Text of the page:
As bees flee hame wi’ lades o’ treasure,
            The minutes wing’d their way wi’ pleasure:
            Kings may be blest, but Tam was glorious,
            O’er a’ the ills o’ life victorious.

            But pleasures are like poppies spread,
            You seize the flow’r, its bloom is shed;
            Or like the snow falls in the river,
            A moment white–then melts for ever;
            Or like the borealis race,
            That flit ere you can point their place;
            Or like the rainbow’s lovely form
            Evanishing amid the storm.
            Nae man can tether time or tide;
            The hour approaches Tam maun ride;
            That hour, o’ night’s black arch the key-stane,
            That dreary hour he mounts his beast in;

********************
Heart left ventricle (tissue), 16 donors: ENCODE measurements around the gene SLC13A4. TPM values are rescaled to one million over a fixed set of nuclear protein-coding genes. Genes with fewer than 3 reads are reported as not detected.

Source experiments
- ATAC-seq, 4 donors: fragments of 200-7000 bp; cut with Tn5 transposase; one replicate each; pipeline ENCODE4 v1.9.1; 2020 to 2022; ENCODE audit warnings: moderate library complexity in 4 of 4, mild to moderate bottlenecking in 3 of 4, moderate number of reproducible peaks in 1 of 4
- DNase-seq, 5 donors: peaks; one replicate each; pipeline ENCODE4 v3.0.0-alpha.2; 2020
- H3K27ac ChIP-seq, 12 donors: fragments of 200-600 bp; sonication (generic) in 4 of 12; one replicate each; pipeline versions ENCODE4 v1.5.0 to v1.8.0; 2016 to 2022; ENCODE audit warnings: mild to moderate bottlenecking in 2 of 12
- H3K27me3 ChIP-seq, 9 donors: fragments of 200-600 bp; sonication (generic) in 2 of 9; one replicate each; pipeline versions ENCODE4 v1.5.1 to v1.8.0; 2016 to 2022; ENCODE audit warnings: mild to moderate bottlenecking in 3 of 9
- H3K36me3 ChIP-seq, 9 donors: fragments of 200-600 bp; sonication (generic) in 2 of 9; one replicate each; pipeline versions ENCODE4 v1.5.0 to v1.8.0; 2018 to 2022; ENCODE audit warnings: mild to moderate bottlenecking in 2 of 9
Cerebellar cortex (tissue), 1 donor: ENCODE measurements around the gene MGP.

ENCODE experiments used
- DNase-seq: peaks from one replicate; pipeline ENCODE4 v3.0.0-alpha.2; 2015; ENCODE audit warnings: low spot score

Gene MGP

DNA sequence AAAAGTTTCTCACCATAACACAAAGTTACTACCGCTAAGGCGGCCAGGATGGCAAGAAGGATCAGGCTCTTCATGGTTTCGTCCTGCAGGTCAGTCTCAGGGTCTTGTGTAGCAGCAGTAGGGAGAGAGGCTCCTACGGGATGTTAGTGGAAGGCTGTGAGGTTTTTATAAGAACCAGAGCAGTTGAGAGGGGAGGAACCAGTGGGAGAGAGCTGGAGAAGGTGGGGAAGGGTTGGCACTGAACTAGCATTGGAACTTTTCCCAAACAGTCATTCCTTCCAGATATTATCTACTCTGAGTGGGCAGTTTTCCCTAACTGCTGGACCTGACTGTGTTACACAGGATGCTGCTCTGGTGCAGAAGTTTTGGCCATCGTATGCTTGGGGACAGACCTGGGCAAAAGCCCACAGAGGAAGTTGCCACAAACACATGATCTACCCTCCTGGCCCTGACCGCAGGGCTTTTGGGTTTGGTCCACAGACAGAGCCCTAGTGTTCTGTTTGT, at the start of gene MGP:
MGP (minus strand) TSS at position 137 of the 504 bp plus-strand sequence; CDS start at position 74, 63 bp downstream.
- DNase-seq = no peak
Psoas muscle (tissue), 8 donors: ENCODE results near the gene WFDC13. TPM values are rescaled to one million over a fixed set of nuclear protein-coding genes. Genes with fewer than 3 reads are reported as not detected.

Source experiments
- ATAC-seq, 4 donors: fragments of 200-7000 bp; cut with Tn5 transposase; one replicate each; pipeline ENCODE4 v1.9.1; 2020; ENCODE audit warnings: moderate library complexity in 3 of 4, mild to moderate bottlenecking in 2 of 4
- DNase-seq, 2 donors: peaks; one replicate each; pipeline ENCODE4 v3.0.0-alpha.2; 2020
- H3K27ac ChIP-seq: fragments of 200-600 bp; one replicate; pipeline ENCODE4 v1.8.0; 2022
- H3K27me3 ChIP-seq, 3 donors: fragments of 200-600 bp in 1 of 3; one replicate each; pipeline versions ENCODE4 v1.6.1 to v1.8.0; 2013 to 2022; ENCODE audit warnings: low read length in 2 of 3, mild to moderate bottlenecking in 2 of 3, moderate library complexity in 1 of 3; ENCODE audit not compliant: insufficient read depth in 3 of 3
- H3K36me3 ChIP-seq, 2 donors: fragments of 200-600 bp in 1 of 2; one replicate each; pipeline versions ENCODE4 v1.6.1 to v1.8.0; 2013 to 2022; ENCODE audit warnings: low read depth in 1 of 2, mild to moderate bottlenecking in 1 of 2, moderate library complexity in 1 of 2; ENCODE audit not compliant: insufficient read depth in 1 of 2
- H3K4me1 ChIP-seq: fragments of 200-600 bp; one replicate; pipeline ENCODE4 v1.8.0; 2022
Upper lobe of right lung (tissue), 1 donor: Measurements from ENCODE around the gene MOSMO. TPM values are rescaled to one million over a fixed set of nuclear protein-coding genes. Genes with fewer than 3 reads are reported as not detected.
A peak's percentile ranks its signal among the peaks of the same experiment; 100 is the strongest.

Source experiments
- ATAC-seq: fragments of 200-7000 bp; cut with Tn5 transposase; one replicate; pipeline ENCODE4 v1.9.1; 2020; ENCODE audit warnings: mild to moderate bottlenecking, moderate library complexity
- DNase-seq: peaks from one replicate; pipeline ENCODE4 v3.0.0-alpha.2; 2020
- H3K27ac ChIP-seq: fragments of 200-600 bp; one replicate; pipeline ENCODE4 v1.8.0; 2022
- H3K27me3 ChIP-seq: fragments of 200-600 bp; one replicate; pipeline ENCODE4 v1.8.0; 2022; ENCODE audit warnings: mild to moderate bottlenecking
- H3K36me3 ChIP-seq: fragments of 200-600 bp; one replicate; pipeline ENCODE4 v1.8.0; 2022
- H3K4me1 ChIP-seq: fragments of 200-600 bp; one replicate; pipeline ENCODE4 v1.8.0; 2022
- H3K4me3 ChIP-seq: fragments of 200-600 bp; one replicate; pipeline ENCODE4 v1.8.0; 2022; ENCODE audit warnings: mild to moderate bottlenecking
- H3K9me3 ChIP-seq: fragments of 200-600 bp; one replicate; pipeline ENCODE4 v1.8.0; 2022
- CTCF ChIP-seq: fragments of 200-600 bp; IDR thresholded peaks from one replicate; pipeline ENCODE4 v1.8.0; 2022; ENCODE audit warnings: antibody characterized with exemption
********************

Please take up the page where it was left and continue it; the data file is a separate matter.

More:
And sic a night he taks the road in
            As ne’er poor sinner was abroad in.

            The wind blew as ‘twad blawn its last;
            The rattling show’rs rose on the blast;
            The speedy gleams the darkness swallow’d;
            Loud, deep, and lang the thunder bellow’d:
            That night, a child might understand,
            The de’il had business on his hand.

            Weel mounted on his gray mare, Meg,
            A better never lifted leg,
            Tam skelpit on thro’ dub and mire,
            Despising wind, and rain, and fire;
            Whiles holding fast his guid blue bonnet;
            Whiles crooning o’er some auld Scots sonnet;
            Whiles glow’ring round wi’ prudent cares,
            Lest bogles catch him unawares;
            Kirk-Alloway was drawing nigh,
            Whare ghaists and houlets nightly cry.–

            By this time he was cross the foord,
            Whare in the snaw the chapman smoor’d;
            And past the birks and meikle stane,
            Where drunken Charlie brak’s neck-bane;
            And thro’ the whins, and by the cairn,